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Bug threatens Net software

A new bug cast across the Net could wreak havoc on unprotected systems that use certain software to handle communications based on IP, the dominant Web protocol.

A new bug disseminated across the Net could wreak havoc on unprotected systems that use certain software to handle communications based on IP (Internet protocol), the dominant Web protocol.

The systems open to attack from the software code, called "land c" or "Land Attack," include desktops, servers, and internetworking devices running certain operating systems (OS). Among the popular packages sensitive to the hacker code are: versions of Microsoft Windows NT; versions of SunOS, the precursor to Solaris, from Sun Microsystems; and versions of IOS, the routing software for the hardware from Cisco Systems, as well as its switch-based software counterpart for the popular Catalyst line.

Microsoft will issue fixes for Windows NT Workstation and Server, as well as Windows 95, by this evening, all of which are vulnerable to the bug, according to the company. A bulletin from the company explaining the issue to customers also is available on Microsoft's security-focused site.

Land Attack reportedly can crash Windows 95 machines, but NT machines only experience slowdowns due to the code.

"Obviously, this isn't a Microsoft-only problem, it's a pretty big problem," said Jason Garms, a product manager at Microsoft.

An enhanced version of the "land c" code also has been posted on sites devoted to hacker-style software. The enhancement, called "latierra c," reportedly works better against specific Windows NT-based systems that have installed Microsoft's third service pack for the OS, though Microsoft executives said the patch would fix both types of attacks.

Cisco executives also said the code could wreak havoc on many of their customers if they are unprotected. "It is fairly disruptive to a company's business," the company's director of customer assurance Mike Quinn said.

Cisco's equipment, which is used on more than 80 percent of the Net, according to internal estimates, could be at risk if a router is placed outside a firewall or sits unprotected within an intranet, open to attacks from internal sources. A lab at Cisco worked through Thanksgiving Day to produce fixes for the company's full line of routing software.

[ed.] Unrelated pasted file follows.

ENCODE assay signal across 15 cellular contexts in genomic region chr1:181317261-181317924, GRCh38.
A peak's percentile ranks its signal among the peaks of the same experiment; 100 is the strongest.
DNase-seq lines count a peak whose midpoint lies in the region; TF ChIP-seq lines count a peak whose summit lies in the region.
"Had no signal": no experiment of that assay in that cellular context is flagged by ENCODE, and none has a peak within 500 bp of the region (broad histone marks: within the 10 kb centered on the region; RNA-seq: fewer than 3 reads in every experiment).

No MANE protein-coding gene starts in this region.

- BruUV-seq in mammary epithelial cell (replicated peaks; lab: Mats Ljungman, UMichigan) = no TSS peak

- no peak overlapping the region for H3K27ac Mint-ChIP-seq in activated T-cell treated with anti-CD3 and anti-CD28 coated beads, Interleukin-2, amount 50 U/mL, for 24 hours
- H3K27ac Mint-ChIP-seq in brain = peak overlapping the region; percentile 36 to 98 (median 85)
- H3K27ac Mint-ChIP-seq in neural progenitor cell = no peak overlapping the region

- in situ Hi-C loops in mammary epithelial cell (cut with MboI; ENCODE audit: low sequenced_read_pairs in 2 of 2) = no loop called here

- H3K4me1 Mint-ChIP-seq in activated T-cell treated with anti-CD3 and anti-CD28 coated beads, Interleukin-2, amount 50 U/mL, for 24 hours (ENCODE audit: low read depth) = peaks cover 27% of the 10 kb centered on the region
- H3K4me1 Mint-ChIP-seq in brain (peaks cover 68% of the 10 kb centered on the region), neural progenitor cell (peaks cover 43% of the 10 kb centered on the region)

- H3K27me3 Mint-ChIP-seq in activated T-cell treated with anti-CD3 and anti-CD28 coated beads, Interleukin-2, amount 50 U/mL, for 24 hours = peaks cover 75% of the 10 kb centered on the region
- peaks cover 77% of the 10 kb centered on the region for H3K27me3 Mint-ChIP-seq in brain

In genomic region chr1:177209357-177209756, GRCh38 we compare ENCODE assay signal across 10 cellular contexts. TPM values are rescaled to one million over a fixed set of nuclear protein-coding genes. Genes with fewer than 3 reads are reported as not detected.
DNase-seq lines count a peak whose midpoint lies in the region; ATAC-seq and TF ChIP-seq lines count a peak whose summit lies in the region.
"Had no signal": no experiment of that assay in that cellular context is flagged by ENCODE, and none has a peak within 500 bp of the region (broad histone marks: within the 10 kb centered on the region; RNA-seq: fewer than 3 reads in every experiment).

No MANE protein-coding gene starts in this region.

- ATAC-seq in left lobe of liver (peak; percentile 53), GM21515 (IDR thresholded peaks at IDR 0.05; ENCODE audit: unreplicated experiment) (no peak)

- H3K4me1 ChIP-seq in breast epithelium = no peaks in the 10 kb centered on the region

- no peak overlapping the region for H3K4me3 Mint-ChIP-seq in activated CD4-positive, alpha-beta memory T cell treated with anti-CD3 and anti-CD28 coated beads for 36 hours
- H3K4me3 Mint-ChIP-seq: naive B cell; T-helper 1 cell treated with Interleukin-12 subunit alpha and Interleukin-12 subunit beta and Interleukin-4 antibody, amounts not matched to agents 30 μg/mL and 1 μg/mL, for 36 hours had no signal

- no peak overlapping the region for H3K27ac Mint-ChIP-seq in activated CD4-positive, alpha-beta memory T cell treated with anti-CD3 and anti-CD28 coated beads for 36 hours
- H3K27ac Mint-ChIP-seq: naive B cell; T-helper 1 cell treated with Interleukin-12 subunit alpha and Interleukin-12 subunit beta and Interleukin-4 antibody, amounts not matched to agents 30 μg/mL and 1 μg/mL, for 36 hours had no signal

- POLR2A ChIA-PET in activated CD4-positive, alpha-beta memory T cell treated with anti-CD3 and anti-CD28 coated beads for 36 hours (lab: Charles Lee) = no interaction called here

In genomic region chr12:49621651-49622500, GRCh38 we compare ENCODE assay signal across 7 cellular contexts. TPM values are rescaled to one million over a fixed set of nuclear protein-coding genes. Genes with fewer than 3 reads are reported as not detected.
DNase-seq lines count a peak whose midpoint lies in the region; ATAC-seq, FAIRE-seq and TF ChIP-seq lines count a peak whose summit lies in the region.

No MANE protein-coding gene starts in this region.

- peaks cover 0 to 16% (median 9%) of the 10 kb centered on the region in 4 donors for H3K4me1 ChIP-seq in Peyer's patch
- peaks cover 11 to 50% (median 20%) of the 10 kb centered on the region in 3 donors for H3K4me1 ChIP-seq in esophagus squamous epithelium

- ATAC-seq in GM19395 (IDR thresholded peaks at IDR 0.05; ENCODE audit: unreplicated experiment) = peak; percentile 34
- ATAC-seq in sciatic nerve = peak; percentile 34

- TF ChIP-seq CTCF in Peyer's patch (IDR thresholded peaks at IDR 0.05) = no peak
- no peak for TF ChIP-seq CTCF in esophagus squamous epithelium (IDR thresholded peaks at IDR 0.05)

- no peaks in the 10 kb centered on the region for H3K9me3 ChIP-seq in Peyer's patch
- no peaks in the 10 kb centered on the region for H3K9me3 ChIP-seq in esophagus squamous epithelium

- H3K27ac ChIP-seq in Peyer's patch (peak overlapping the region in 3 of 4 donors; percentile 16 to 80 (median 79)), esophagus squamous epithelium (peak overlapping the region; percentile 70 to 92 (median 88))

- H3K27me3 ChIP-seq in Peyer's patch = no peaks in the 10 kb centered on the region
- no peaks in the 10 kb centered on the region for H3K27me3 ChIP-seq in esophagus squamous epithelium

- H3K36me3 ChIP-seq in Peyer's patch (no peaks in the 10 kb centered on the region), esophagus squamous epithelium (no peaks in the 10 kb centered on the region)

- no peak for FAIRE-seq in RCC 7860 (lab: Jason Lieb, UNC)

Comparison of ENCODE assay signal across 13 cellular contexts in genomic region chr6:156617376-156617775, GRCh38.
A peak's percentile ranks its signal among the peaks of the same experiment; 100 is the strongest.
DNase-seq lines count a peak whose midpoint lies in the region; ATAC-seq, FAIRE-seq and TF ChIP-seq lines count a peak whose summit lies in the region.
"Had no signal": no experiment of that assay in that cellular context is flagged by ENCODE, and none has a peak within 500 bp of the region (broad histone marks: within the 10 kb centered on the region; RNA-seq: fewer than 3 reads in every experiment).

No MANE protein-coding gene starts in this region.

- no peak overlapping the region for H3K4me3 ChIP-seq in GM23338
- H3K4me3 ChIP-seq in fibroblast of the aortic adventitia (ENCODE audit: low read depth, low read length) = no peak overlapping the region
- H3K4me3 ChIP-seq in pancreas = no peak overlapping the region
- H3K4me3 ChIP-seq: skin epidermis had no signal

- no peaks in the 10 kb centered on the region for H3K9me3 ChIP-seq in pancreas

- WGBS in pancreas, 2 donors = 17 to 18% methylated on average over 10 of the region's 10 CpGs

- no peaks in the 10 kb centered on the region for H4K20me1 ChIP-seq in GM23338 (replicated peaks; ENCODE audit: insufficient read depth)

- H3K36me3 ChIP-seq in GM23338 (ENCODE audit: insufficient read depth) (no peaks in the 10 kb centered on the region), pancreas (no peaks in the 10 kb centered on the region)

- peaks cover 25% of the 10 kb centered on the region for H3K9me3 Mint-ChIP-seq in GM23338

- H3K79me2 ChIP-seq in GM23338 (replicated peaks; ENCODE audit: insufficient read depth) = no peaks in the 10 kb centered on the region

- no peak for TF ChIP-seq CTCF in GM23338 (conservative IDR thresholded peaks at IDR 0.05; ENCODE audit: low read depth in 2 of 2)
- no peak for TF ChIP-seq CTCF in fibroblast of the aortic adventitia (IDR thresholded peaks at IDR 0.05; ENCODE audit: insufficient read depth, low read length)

The company encouraged all customers to download the fixes. "We deem it as something that should be done," Quinn said.

Quinn did say that it would be very unlikely that the code could bring down a portion of the Net, since the attack is a variation of "SYN" code released last year and not a brand new issue.

It should be noted that Land Attack also does not discriminate against just traditional computers. Network-attached printing devices, for example, also could be susceptible to the code.

Security expects cautioned that the wayward code, authored by someone calling themselves "Meltman," can be easily defused with appropriate monitoring tools. And only certain OS software is vulnerable to attack.

"We've seen things very similar to this, and we know how to protect this, mostly," said Ted Doty, program manager for Internet attacks and vulnerabilities for Internet Security Systems, an Atlanta, Georgia-based software company that also serves as a watchdog for many Net-based software attack tools.

The code essentially acts like typical "denial of service" hacker software code. An unprotected system can be the subject of an attack through a single "SYN" packet, which is used to open a connection to the desktop, server machine, or networking device the hacker wants to disable.

That packet deceives a computer using a "spoofing" mechanism that makes it appear that the packet is coming from the same system, therefore creating a loop that will eventually crash the machine.

The stray code can be spotted through installation of a packet filter at different interconnection points--including Net access junctures--on a network, according to security experts.

"We see a real division on this one," Doty said. "Either a computer system is very vulnerable or it's not vulnerable, even a little bit."

For example, version 3.0 of IBM's AIX flavor of Unix is reportedly vulnerable to the attack while later versions are not.

Doty urged customers to check with their respective vendor concerning Land Attack and whether there will be software patches forthcoming. Cisco, for one, has posted details of the bug and what customers can do to combat it in response. In some cases, the company said it would issue patches to fight the hacker code.

Doty said he had not heard of many systems crashing due to the Land Attack bug since the code was posted toward the end of last month. "Don't panic, take a logical, structured approach toward fixing it," Doty cautioned.